• If you see any signs of identity theft - you should immediately contact the Federal Trade Commission. This institution will collect information about your situation and create a personal recovery plan.
  • If you opened a malicious attachment - your computer is probably infected, you should scan it with a reputable antivirus application. For this purpose, we recommend using Combo Cleaner Antivirus for Windows.
  • Help other Internet users - report phishing emails to Anti-Phishing Working Group, FBI’s Internet Crime Complaint Center, National Fraud Information Center and U.S. Department of Justice.

Frequently Asked Questions (FAQ)

Why did I receive this email?

Spam emails are not personal, even if they include details relevant to the recipients. Any such information is most likely acquired through publicly available sources or phishing scams. Cyber criminals send out these emails in large-scale operations – hence, thousands of users receive identical (or incredibly similar) messages.

I have provided my personal information when tricked by this spam email, what should I do?

If you have provided your account credentials – change the passwords of all possibly compromised accounts and inform their official support without delay. And if you have disclosed other private information (e.g., ID card details, credit card numbers, etc.) – immediately contact the corresponding authorities.

I have read a spam email but didn't open the attachment, is my computer infected?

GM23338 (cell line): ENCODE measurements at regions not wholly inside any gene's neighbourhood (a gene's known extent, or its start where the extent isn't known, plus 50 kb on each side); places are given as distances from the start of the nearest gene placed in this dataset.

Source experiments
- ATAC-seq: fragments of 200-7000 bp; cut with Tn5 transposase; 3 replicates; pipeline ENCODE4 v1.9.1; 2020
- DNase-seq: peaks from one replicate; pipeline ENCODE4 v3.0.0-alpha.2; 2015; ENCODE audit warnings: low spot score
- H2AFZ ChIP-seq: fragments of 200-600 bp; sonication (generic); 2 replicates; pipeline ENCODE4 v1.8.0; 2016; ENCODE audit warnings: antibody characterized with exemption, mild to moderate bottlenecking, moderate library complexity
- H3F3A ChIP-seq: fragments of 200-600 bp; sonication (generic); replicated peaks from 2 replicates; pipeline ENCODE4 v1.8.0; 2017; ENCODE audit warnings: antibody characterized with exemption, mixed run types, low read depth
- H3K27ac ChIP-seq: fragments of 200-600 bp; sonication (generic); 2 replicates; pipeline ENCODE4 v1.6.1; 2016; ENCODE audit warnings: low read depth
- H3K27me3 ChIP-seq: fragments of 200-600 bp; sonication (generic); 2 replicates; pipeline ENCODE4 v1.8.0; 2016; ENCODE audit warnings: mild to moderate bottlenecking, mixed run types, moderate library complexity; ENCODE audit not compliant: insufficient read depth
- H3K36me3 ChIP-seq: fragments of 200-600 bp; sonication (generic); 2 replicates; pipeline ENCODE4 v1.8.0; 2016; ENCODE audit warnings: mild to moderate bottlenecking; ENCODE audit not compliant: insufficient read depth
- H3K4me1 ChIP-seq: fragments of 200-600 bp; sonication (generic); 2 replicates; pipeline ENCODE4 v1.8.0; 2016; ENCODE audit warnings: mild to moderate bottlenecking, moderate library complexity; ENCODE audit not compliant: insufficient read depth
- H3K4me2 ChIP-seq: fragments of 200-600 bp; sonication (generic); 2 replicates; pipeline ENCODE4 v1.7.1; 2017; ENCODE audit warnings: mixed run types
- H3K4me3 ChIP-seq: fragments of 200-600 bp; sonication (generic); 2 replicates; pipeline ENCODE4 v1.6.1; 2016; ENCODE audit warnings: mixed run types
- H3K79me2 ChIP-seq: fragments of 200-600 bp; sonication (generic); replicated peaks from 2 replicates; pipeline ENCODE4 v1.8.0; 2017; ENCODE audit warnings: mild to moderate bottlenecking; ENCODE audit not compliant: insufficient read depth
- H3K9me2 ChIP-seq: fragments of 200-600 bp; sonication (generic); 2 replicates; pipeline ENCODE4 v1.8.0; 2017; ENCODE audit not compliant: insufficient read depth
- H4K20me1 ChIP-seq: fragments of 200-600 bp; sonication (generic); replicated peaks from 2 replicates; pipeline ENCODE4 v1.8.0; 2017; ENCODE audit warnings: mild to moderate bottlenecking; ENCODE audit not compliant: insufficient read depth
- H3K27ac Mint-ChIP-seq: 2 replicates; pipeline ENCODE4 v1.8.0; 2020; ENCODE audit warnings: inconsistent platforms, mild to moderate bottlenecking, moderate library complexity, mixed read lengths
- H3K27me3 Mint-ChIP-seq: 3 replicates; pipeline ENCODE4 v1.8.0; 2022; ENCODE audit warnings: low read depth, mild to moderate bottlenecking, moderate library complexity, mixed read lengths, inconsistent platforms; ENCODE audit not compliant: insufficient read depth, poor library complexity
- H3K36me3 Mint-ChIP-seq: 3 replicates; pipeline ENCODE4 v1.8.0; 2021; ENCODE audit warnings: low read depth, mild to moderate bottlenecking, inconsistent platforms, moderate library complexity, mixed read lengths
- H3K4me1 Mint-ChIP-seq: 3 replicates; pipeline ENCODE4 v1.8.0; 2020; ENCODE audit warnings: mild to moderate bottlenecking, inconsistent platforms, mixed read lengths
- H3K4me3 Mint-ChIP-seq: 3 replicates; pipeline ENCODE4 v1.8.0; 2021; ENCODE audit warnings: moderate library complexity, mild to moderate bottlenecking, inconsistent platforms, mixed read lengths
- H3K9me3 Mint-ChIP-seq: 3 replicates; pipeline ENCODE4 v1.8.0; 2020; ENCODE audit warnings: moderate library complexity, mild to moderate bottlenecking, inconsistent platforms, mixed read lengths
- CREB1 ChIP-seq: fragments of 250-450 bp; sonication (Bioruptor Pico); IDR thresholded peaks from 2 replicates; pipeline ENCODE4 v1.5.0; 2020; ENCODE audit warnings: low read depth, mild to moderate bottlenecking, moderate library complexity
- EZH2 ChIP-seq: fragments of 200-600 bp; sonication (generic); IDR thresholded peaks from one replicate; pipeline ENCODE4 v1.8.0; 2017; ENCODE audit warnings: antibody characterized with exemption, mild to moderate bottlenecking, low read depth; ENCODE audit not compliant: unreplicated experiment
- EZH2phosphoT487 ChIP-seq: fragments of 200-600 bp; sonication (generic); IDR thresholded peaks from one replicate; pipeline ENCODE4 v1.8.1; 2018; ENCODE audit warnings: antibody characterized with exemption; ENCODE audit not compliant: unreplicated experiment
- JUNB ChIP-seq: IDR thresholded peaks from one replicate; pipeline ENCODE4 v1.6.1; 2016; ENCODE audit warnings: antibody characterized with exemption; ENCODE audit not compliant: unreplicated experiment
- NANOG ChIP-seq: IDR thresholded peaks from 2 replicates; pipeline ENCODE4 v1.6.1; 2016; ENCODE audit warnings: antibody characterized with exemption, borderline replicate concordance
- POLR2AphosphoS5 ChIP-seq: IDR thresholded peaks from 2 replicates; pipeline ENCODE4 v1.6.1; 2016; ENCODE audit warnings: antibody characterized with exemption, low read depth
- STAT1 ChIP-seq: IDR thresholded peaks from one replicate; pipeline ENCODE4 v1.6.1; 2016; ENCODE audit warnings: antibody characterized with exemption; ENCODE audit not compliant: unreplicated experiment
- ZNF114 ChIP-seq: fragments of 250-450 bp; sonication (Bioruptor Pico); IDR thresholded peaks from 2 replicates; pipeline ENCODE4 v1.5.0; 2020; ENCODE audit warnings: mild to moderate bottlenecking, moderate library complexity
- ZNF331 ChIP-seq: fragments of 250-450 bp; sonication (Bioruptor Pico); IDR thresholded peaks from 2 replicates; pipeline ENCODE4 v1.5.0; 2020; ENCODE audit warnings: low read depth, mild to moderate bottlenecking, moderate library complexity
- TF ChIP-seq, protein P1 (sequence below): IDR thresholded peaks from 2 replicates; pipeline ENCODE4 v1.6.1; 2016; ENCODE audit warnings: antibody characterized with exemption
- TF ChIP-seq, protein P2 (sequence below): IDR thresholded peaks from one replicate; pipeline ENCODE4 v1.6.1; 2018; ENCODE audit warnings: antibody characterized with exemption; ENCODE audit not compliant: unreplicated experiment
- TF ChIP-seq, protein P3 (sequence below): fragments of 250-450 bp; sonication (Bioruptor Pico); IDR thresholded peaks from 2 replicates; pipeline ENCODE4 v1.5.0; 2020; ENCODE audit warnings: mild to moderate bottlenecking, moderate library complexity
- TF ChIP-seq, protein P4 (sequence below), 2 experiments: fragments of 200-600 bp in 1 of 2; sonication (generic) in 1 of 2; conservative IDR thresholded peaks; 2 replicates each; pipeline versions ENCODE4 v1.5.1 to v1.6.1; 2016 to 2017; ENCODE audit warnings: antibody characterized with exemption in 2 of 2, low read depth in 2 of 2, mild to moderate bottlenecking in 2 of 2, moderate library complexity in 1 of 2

Systems are infected when malicious attachments or links are opened/clicked; reading an email poses no such threat.

I have downloaded and opened a file attached to a spam email, is my computer infected?

Whether the device was compromised might depend on the opened file's format. Executables (.exe, run, etc.) cause infections almost without fail (once opened). While some other formats – like documents (.doc, .xls, .one, .pdf, etc.) – may need extra actions to begin downloading/installing malware. Hence, the infection chain is only triggered after the necessary actions are completed, such as enabling macro commands, clicking embedded content, etc.

Will Combo Cleaner remove malware infections present in email attachments?

Yes, Combo Cleaner is designed to scan systems and remove all manner of threats. It can detect and eliminate most of the known malware infections. Remember that sophisticated malicious programs usually hide deep within systems – therefore, performing a complete system scan is crucial.

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About the author:

Tomas Meskauskas

Tomas Meskauskas - expert security researcher, professional malware analyst.

I am passionate about computer security and technology. I have an experience of over 10 years working in various companies related to computer technical issue solving and Internet security. I have been working as an author and editor for pcrisk.com since 2010. Follow me on Twitter and LinkedIn to stay informed about the latest online security threats. Contact Tomas Meskauskas.

PCrisk security portal is brought by a company RCS LT. Joined forces of security researchers help educate computer users about the latest online security threats. More information about the company RCS LT.

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Malware activity

Global malware activity level today:

Medium threat activity

Increased attack rate of infections detected within the last 24 hours.